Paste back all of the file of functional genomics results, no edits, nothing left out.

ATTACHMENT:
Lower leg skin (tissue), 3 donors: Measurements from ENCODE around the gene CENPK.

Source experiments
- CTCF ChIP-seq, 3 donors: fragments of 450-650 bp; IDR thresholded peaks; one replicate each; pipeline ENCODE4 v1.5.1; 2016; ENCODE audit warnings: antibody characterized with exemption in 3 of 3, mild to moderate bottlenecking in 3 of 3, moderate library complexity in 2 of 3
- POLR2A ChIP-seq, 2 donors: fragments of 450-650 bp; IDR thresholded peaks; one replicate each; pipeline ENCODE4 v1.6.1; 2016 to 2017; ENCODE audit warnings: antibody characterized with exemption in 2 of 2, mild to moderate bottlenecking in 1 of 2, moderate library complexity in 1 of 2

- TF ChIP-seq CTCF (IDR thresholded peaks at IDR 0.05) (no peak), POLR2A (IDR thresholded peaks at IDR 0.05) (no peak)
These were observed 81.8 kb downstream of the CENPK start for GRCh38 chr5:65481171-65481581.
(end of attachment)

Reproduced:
Lower leg skin (tissue), 3 donors: Measurements from ENCODE around the gene CENPK.

Source experiments
- CTCF ChIP-seq, 3 donors: fragments of 450-650 bp; IDR thresholded peaks; one replicate each; pipeline ENCODE4 v1.5.1; 2016; ENCODE audit warnings: antibody characterized with exemption in 3 of 3, mild to moderate bottlenecking in 3 of 3, moderate library complexity in 2 of 3
- POLR2A ChIP-seq, 2 donors: fragments of 450-650 bp; IDR thresholded peaks; one replicate each; pipeline ENCODE4 v1.6.1; 2016 to 2017; ENCODE audit warnings: antibody characterized with exemption in 2 of 2, mild to moderate bottlenecking in 1 of 2, moderate library complexity in 1 of 2

- TF ChIP-seq CTCF (IDR thresholded peaks at IDR 0.05) (no peak), POLR2A (IDR thresholded peaks at IDR 0.05) (no peak)
These were observed 81.8 kb downstream of the CENPK start for GRCh38 chr5:65481171-65481581.